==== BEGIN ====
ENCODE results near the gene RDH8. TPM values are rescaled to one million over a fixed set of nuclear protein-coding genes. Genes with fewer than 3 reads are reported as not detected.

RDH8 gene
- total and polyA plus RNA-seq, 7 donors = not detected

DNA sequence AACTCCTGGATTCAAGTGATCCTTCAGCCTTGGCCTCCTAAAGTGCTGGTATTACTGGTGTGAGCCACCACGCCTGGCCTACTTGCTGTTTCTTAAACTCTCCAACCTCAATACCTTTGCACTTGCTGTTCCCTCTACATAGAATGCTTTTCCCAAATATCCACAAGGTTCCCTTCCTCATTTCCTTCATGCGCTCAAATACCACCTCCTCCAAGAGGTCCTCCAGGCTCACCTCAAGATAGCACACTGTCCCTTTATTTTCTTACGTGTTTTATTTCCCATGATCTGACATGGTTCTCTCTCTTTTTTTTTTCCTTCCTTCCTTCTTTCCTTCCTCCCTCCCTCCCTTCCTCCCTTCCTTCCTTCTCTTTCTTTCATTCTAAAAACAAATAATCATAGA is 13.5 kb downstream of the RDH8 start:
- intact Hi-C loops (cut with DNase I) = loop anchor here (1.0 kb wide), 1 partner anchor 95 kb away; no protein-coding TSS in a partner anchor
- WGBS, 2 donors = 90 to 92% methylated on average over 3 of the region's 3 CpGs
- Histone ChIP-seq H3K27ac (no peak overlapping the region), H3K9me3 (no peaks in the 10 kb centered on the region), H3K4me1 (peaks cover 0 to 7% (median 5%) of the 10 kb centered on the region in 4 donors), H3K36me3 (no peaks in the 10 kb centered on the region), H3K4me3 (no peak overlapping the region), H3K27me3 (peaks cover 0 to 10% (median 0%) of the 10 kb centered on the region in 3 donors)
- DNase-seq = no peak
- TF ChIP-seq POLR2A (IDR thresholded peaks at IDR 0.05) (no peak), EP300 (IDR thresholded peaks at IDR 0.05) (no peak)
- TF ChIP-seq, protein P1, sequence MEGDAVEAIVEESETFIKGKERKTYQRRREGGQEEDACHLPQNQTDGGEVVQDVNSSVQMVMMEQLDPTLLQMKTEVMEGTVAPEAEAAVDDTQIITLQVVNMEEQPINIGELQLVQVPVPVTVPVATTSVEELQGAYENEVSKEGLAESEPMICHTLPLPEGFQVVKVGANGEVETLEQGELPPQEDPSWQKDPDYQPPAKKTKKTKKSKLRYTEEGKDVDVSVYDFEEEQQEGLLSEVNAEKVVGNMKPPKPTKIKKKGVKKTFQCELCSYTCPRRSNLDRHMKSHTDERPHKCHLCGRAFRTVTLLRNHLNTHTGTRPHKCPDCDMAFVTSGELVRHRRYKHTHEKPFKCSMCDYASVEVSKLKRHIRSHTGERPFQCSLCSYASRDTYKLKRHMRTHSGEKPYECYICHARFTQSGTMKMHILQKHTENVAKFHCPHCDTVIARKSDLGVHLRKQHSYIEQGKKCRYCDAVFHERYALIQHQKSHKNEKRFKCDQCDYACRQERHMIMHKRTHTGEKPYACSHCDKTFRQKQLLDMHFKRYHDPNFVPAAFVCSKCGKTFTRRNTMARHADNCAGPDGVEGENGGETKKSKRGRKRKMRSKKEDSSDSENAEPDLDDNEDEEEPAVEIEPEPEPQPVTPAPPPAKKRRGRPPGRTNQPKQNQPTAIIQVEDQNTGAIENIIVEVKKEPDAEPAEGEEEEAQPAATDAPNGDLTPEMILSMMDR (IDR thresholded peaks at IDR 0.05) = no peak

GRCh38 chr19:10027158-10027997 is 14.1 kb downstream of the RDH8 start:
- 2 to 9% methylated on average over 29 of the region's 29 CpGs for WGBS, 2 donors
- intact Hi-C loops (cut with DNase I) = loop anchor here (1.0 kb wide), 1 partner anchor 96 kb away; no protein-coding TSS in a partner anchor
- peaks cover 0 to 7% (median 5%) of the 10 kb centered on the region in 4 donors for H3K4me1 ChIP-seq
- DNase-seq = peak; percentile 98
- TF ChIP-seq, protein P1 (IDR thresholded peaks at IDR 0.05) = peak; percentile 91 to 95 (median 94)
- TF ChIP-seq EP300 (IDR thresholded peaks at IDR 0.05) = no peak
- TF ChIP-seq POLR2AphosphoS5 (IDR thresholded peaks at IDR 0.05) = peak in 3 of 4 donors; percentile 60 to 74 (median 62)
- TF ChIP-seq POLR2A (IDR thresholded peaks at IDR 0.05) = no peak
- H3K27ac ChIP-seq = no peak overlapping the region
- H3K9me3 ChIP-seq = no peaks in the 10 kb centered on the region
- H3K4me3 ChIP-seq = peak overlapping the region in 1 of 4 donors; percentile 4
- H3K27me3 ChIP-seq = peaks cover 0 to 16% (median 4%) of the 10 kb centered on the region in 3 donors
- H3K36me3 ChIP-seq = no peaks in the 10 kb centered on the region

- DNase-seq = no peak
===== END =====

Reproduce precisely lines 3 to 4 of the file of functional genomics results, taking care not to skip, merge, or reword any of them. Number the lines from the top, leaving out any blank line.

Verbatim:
- total and polyA plus RNA-seq, 7 donors = not detected

DNA sequence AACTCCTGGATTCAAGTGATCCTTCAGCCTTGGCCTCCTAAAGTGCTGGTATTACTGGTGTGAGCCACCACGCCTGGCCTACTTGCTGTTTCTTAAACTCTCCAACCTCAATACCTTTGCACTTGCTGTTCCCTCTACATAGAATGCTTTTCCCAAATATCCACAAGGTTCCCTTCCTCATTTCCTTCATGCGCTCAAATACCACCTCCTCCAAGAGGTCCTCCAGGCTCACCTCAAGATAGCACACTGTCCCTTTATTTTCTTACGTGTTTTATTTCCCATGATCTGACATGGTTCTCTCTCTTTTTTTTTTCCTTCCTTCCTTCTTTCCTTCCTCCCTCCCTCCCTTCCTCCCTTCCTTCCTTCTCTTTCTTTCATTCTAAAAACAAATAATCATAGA is 13.5 kb downstream of the RDH8 start: